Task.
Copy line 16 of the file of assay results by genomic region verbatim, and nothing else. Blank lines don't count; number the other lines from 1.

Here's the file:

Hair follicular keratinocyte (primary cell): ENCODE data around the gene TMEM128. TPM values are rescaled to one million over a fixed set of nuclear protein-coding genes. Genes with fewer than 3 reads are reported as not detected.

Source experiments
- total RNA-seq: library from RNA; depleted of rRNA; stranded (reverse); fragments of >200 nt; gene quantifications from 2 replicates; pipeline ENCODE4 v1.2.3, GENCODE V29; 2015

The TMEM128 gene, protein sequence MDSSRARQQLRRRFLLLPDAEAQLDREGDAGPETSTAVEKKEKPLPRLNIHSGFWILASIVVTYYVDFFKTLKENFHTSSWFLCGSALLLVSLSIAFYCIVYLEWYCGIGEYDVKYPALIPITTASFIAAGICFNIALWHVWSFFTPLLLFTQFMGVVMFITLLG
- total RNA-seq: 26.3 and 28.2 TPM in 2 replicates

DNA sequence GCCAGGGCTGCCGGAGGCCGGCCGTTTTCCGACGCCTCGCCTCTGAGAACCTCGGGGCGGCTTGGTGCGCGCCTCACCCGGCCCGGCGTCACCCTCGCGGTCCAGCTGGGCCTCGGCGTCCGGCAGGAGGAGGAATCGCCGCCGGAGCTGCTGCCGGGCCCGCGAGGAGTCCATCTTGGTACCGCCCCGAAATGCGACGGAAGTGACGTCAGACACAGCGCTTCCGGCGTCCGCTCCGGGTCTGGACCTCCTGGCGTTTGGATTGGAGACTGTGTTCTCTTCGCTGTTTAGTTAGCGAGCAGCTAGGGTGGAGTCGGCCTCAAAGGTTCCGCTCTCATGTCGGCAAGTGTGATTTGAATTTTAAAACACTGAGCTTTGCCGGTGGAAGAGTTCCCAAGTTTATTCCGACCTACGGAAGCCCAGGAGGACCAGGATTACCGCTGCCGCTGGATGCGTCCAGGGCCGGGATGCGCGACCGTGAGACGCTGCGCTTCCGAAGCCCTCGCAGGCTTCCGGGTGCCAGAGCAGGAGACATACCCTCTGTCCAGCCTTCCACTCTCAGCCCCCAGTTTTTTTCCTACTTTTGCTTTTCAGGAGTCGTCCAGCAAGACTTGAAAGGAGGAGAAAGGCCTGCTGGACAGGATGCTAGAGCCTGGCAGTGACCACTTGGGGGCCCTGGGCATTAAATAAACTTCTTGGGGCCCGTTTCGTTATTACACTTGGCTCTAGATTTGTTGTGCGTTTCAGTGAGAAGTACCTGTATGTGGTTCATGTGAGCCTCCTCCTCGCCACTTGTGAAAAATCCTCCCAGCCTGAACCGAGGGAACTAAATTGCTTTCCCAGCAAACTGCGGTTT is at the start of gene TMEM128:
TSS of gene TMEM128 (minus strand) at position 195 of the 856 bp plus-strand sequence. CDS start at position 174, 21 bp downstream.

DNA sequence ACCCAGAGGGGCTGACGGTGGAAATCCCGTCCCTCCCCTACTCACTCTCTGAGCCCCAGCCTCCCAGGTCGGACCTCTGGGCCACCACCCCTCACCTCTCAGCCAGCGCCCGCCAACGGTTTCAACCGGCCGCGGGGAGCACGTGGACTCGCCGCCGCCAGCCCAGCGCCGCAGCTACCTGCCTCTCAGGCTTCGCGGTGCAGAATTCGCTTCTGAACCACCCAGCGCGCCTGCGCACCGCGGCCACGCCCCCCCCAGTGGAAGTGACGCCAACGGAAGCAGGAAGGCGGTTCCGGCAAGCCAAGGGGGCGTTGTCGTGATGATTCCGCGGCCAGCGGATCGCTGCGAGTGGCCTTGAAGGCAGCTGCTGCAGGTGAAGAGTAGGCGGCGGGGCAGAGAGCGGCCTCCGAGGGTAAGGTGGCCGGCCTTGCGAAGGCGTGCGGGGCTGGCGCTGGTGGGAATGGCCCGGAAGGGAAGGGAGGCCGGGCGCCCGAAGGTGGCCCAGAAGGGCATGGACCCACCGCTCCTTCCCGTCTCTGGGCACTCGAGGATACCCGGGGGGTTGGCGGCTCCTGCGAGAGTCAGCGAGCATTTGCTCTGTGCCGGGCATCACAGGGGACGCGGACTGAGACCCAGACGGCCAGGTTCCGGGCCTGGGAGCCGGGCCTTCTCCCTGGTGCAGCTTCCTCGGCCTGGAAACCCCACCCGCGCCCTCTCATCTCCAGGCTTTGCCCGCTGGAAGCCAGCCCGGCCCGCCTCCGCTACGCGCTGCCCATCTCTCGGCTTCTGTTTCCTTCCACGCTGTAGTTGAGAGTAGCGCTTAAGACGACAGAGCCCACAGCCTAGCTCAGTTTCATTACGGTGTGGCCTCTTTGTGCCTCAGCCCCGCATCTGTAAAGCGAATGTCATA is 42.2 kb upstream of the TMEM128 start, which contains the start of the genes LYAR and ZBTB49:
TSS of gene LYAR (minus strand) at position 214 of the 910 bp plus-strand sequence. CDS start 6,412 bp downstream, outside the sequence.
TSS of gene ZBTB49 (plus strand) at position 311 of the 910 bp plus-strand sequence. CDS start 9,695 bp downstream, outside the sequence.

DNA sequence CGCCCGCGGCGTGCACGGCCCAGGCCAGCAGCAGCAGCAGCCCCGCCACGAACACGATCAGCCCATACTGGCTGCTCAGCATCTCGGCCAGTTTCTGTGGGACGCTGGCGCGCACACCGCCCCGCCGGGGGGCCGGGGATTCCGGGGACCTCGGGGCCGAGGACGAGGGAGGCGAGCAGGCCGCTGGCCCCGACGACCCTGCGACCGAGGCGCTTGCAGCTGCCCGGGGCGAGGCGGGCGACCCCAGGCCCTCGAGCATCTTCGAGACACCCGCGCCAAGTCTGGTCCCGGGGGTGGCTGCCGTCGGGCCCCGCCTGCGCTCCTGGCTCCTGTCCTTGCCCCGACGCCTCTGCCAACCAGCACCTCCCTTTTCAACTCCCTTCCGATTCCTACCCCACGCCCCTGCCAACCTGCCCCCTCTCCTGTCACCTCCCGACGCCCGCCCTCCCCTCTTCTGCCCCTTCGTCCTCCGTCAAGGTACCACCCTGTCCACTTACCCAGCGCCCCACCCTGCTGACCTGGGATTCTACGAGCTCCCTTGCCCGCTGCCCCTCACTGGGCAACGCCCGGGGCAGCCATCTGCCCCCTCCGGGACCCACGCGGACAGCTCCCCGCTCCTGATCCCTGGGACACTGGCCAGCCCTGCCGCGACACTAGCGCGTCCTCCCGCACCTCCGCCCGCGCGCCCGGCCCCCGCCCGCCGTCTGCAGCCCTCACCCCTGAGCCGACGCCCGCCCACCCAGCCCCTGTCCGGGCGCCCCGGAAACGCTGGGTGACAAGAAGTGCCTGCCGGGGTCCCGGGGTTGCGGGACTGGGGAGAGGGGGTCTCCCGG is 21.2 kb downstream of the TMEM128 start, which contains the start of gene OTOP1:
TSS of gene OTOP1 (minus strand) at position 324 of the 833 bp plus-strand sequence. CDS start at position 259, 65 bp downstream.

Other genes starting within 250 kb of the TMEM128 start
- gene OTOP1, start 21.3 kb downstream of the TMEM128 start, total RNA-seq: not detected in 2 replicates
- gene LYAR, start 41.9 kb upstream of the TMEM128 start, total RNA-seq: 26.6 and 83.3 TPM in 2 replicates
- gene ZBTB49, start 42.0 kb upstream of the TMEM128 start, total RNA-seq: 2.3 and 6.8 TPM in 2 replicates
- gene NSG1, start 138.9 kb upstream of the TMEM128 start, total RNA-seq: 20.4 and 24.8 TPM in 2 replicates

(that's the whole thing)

- gene ZBTB49, start 42.0 kb upstream of the TMEM128 start, total RNA-seq: 2.3 and 6.8 TPM in 2 replicates